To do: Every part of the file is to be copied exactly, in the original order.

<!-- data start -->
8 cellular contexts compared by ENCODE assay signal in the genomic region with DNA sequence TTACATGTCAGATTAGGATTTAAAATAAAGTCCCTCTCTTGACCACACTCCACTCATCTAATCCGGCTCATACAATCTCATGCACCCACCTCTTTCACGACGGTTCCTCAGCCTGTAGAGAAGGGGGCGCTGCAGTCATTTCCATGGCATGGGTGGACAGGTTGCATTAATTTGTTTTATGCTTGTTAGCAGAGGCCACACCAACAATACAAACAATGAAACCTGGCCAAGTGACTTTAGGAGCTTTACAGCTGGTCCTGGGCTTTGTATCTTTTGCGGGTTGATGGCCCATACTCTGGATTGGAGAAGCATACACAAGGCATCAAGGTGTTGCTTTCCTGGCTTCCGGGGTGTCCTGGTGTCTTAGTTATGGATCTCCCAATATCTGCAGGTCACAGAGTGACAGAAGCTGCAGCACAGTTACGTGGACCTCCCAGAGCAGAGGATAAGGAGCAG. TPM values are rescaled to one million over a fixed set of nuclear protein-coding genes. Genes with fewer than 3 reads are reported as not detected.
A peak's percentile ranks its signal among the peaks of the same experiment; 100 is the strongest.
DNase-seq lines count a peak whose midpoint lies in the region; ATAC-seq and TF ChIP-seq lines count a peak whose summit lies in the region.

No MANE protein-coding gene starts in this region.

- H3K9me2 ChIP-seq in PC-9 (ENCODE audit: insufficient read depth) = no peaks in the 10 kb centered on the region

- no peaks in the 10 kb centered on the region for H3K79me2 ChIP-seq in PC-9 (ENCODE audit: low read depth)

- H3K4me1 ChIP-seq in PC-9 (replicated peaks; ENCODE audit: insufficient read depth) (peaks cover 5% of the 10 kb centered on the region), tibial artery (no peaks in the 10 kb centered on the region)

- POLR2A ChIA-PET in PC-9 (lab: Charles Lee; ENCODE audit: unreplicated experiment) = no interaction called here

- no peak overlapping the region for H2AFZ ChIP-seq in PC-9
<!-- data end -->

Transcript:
8 cellular contexts compared by ENCODE assay signal in the genomic region with DNA sequence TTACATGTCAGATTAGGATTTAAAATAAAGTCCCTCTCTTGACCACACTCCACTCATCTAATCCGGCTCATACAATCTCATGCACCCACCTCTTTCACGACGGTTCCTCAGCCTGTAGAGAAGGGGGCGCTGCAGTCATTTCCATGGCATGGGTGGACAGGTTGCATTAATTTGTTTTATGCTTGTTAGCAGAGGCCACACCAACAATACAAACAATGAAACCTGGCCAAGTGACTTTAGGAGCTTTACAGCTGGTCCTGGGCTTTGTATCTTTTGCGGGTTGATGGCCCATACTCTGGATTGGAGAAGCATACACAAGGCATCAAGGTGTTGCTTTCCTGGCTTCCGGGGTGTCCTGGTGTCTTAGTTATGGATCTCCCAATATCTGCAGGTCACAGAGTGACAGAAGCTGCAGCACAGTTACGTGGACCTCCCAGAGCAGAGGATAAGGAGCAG. TPM values are rescaled to one million over a fixed set of nuclear protein-coding genes. Genes with fewer than 3 reads are reported as not detected.
A peak's percentile ranks its signal among the peaks of the same experiment; 100 is the strongest.
DNase-seq lines count a peak whose midpoint lies in the region; ATAC-seq and TF ChIP-seq lines count a peak whose summit lies in the region.

No MANE protein-coding gene starts in this region.

- H3K9me2 ChIP-seq in PC-9 (ENCODE audit: insufficient read depth) = no peaks in the 10 kb centered on the region

- no peaks in the 10 kb centered on the region for H3K79me2 ChIP-seq in PC-9 (ENCODE audit: low read depth)

- H3K4me1 ChIP-seq in PC-9 (replicated peaks; ENCODE audit: insufficient read depth) (peaks cover 5% of the 10 kb centered on the region), tibial artery (no peaks in the 10 kb centered on the region)

- POLR2A ChIA-PET in PC-9 (lab: Charles Lee; ENCODE audit: unreplicated experiment) = no interaction called here

- no peak overlapping the region for H2AFZ ChIP-seq in PC-9